A team from Holland's Delft University is leading the world's toughest solar car race at the end of its second day.
The Nuna 7 was just a few minutes ahead of a vehicle developed by Japan's Tokai University as both parked for the night. The cars have made it 1,300 kilometers across the Australian desert in two days and must travel a further 1,700 kilometers to the finish line in Adelaide.
The race traverses some of the harshest desert in the world. There's plenty of sunshine to power the cars, but high temperatures and long days make the World Solar Challenge a test of endurance. Eleven cars have given up, leaving 18 to compete in the challenger class of the race.
The Delft University team would have been further ahead but it incurred a 10-minute penalty Monday at Tennant Creek for failing to observe changing speed limits. The Tokai University team almost suffered a similar penalty, for incursions by a media car, but the car was ruled to be independent of the team and the penalty was lifted.
Both Delft and Tokai universities are no strangers to the top of the leader board. Delft won the World Solar Challenge in 2001, 2003, 2005 and 2007, and Tokai won in 2009 and 2011.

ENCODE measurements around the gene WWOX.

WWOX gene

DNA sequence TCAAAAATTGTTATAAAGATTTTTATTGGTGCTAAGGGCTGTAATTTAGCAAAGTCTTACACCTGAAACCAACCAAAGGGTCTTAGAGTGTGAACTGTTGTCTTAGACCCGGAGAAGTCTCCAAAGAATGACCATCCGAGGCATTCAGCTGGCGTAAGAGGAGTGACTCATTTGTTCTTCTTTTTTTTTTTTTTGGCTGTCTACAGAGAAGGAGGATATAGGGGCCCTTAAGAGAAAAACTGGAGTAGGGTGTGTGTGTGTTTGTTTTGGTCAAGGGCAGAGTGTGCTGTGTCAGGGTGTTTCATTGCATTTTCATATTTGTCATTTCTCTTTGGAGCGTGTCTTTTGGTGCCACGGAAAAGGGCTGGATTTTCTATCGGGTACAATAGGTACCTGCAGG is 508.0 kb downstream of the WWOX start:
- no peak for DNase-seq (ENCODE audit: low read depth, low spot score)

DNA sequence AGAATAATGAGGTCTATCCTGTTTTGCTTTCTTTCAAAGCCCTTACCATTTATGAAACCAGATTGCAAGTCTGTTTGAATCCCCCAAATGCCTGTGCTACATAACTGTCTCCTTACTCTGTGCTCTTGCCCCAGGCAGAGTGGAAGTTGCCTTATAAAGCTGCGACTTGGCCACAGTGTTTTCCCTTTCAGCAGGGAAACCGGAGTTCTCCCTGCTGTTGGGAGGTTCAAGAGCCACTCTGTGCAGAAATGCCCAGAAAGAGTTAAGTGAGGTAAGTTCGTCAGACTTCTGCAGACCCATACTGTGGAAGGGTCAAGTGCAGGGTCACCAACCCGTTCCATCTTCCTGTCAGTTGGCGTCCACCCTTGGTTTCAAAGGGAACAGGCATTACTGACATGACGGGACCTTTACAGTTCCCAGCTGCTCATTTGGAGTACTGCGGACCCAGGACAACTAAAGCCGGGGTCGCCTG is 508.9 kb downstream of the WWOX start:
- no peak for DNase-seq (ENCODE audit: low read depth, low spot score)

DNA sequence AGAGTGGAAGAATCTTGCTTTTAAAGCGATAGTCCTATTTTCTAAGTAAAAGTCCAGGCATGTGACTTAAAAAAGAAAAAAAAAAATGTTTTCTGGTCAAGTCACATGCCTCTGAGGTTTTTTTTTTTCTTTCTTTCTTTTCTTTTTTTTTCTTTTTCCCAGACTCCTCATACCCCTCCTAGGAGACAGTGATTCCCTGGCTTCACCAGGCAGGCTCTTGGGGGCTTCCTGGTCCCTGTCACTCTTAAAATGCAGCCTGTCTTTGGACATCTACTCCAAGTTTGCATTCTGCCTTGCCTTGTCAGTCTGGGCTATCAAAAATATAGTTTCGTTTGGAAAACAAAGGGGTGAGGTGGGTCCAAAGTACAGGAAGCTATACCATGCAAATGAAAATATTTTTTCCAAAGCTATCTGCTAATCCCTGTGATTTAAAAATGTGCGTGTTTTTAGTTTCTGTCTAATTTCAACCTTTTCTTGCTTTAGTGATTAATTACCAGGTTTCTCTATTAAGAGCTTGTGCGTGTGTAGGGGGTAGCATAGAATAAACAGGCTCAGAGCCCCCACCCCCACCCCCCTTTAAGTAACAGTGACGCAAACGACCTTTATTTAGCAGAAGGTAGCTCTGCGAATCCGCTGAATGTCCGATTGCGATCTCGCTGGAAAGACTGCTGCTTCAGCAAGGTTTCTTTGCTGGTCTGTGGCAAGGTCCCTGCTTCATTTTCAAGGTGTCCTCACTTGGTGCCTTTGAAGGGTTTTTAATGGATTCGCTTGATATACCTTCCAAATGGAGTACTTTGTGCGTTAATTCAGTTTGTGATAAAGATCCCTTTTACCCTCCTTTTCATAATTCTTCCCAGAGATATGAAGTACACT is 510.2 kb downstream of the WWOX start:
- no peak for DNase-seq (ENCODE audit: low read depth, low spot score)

But there's a lot of racing before either team can feel confident about finishing, let alone winning.
Seventy-eight kilometers behind the second-place car is Solar Team Twente, also from the Netherlands, and in fourth place, a further 15 kilometers back, is the team from Stanford University. The University of Michigan rounds out the top five in the challenger class.
In the "cruiser class," in which vehicles have to meet road-worthiness regulations for their home countries, the Powercore SunCruiser holds the lead, built by the Hochschule Bochum Solar Car Team from Germany.
"Stella," the world's first solar-powered family car, is in second place in the cruiser class. It was produced by a team from Eindhoven in the Netherlands. The University of New South Wales gives the Aussies something to cheer about in third place.
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